One of the holiest celebrations in Islam, Eid al-Adha is a time for sacrifice and understanding the poor, and an opportunity to gather with family members. As Turkey celebrates the feast of sacrifice, charities in the country launched major campaigns to make the needy happy
Turkey observed on Friday Eid al-Adha (Feast of Sacrifice), or Qurban Bayram as it is known in Turkey, a Muslim holiday when animals are ritually sacrificed and their meat delivered to the poor. The event, a four-day holiday in the country, symbolizes generosity for the faithful and an opportunity to visit members of their extended family. It starts with prayers at dawn when millions fill mosques across the country. Most people then go to slaughterhouses or spaces allocated by city administrations to perform the ritual slaughter of sheep and cattle.
For children, the holiday is a chance to collect money and candy as they go door to door to kiss the hands of adults in a long-held tradition of respect. For vacationers, break started early thanks to 10 days off for the public sector that started a week before the holiday, allowing millions to travel to popular vacation resorts in the country's Mediterranean, Aegean and Black Sea coasts. Still, most people, especially those in big cities in the west, opt to visit relatives in their hometowns. In the religious context, the holiday is a time for increased generosity for the faithful who are ordered by Islam to "make the poor happy" by offering them gifts and more importantly, a share of the meat from the animals they slaughtered.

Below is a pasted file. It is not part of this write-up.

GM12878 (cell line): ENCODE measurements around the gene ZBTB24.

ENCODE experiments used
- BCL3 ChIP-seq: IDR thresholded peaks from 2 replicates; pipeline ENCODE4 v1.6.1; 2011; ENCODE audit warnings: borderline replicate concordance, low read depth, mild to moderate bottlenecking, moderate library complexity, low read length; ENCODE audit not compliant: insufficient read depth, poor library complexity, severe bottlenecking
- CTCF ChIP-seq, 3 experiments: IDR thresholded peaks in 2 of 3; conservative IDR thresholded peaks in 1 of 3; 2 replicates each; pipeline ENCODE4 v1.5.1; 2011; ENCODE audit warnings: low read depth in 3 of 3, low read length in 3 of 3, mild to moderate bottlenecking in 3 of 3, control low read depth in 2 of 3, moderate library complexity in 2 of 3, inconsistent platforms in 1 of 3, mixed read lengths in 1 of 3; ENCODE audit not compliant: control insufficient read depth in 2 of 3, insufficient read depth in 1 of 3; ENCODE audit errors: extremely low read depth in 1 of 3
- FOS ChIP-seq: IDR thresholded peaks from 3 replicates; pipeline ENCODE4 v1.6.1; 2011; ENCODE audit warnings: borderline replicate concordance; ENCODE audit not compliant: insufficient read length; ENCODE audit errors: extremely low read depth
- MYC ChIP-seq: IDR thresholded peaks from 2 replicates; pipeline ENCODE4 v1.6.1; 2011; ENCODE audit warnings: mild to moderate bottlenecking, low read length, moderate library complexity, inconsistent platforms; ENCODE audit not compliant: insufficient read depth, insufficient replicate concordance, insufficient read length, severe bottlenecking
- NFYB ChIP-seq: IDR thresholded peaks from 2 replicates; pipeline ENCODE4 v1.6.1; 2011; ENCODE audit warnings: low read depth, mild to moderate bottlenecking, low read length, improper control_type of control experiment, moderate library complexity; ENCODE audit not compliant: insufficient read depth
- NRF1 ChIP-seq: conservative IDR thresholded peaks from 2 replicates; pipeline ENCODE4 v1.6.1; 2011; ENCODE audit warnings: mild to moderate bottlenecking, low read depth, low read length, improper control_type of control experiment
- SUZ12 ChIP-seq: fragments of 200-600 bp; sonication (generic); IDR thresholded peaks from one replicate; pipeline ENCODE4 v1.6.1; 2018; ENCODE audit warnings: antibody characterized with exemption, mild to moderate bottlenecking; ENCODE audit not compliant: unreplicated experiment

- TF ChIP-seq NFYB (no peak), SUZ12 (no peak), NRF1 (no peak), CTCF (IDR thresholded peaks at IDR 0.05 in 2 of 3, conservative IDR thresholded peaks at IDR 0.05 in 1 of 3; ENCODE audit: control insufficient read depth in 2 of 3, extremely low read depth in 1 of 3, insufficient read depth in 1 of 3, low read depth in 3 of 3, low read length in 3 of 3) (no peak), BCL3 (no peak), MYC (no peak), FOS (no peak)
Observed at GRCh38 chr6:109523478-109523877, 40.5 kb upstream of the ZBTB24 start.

Charities in Turkey already launched campaigns where people can donate money equal to the worth of sacrificial animals to be used in humanitarian aid both for the needy in Turkey and disadvantaged communities around the world.
Politicians will spend the holiday visiting each other in a rare occasion of meetings to exchange holiday greetings. President Recep Tayyip Erdoğan and Prime Minister Binali Yıldırım are expected to spend the holiday in Istanbul.
Although it is otherwise a joyous period, the holiday can be painful for amateur slaughterers and owners of sacrificial animals sensing their end.
Almost every Qurban Bayram, sloppy slaughterers fill emergency wards with slaughter attempts gone wrong or due to encounters with animals naturally resisting their killing.
Escaped animals are also a problem. Most municipalities deploy teams of workers every Qurban Bayram with the purpose of capturing loose animals.
Images of bulls running across city streets reminiscent of Spain's famous running of the bulls in Pamplona have been a staple of news reports in past years. Workers armed with tranquilizer guns and lassoes underwent training before the holiday with live animals, although the usual sight of a bull or sheep pursuing liberty from its captors will likely repeat this year.